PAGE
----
Search continues for missing Gulf War pilot

When Michael “Scott” Speicher’s F/A-18 Hornet was shot down over Baghdad in the wee hours of America’s first war in Iraq, on Jan. 17, 1991, no one imagined that the story of his disappearance would end in a Washington, DC, boardroom. Fortunately, it hasn’t. The Navy pilot, father of two, and native of my own ...

589546_090114_speicher5.jpg
589546_090114_speicher5.jpg

When Michael "Scott" Speicher's F/A-18 Hornet was shot down over Baghdad in the wee hours of America's first war in Iraq, on Jan. 17, 1991, no one imagined that the story of his disappearance would end in a Washington, DC, boardroom. Fortunately, it hasn't.

The Navy pilot, father of two, and native of my own Jacksonville, Florida, was the first American lost in the first Gulf War. The night his plane crashed, the Pentagon and then Defense Secretary Dick Cheney declared him killed in action. It was a decision that Speicher's family and friends have fought for years. Because his remains were never found, many experts have been led to believe that he was captured, not killed, that fateful night. Evidence surfaced--including his initials scratched into an Iraqi prison wall--that forced the Defense Department in 2001 to declare him "Missing in Action" instead. When the more recent U.S. war and takeover of Iraq failed to explain definitively what happened to Speicher, the Pentagon prepared to close the case. His family vehemently opposed that move.

Last week, the ongoing saga over his whereabouts took a dramatic turn, when a Naval review board decided that Speicher's case should remain open and more evidence should be collected. Now, the decision will be left up to the secretary of the Navy, who will have the final decision on the case before he leaves office in less than a month.

When Michael “Scott” Speicher’s F/A-18 Hornet was shot down over Baghdad in the wee hours of America’s first war in Iraq, on Jan. 17, 1991, no one imagined that the story of his disappearance would end in a Washington, DC, boardroom. Fortunately, it hasn’t.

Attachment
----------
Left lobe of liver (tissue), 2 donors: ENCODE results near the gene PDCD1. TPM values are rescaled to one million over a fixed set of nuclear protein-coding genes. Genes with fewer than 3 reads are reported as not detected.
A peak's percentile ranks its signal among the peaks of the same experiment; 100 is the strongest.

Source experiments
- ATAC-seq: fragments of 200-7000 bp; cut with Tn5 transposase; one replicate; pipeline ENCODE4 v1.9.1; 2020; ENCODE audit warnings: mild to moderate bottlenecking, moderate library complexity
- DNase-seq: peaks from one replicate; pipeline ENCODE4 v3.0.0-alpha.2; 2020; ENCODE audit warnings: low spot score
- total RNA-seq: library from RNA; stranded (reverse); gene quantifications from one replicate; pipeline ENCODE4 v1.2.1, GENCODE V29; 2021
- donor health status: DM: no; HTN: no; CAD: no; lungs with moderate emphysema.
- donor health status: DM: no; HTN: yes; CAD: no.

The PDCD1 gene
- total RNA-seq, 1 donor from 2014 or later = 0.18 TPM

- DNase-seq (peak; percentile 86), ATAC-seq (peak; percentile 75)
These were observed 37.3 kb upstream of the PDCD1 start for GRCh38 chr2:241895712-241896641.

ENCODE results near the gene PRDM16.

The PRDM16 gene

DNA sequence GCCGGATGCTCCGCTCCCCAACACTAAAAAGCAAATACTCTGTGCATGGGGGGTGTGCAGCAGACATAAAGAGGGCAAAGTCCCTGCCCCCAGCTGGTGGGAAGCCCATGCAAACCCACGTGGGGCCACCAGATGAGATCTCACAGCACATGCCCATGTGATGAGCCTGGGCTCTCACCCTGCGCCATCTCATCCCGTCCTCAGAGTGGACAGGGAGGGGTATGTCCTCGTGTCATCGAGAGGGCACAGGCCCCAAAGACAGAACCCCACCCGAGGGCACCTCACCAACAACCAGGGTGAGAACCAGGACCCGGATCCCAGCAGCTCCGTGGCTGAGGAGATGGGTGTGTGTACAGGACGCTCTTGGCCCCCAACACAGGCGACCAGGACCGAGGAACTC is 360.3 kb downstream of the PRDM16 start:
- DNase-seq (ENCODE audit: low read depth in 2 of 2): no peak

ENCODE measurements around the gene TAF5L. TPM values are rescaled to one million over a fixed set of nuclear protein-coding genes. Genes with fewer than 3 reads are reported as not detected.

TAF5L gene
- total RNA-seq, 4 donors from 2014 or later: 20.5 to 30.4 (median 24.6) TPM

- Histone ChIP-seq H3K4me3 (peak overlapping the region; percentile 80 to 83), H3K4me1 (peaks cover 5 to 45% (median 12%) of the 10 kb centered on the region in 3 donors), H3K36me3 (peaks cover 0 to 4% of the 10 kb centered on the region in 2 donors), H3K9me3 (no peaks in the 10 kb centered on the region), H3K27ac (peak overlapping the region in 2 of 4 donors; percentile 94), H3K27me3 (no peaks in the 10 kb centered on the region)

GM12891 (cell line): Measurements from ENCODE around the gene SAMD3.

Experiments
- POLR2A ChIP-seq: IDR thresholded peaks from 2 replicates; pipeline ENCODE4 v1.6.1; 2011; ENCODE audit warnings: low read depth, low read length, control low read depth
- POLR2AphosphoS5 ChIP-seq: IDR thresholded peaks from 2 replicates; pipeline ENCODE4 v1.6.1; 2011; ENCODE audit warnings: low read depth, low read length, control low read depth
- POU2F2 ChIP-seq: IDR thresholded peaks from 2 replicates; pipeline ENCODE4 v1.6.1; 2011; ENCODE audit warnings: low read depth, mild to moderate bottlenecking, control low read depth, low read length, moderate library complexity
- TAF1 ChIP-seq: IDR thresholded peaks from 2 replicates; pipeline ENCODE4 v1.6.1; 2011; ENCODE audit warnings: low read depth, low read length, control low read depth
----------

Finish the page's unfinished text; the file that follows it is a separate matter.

The Navy pilot, father of two, and native of my own Jacksonville, Florida, was the first American lost in the first Gulf War. The night his plane crashed, the Pentagon and then Defense Secretary Dick Cheney declared him killed in action. It was a decision that Speicher’s family and friends have fought for years. Because his remains were never found, many experts have been led to believe that he was captured, not killed, that fateful night. Evidence surfaced–including his initials scratched into an Iraqi prison wall–that forced the Defense Department in 2001 to declare him “Missing in Action” instead. When the more recent U.S. war and takeover of Iraq failed to explain definitively what happened to Speicher, the Pentagon prepared to close the case. His family vehemently opposed that move.

Last week, the ongoing saga over his whereabouts took a dramatic turn, when a Naval review board decided that Speicher’s case should remain open and more evidence should be collected. Now, the decision will be left up to the secretary of the Navy, who will have the final decision on the case before he leaves office in less than a month.

It’s an interesting case for many reasons, most important of which is that it could serve as a test case on how not to handle the recovery of missing military members during and after a time of war. We here at Passport will be watching.

Photo: Getty Images 

Kate Palmer is deputy managing editor at Foreign Policy.

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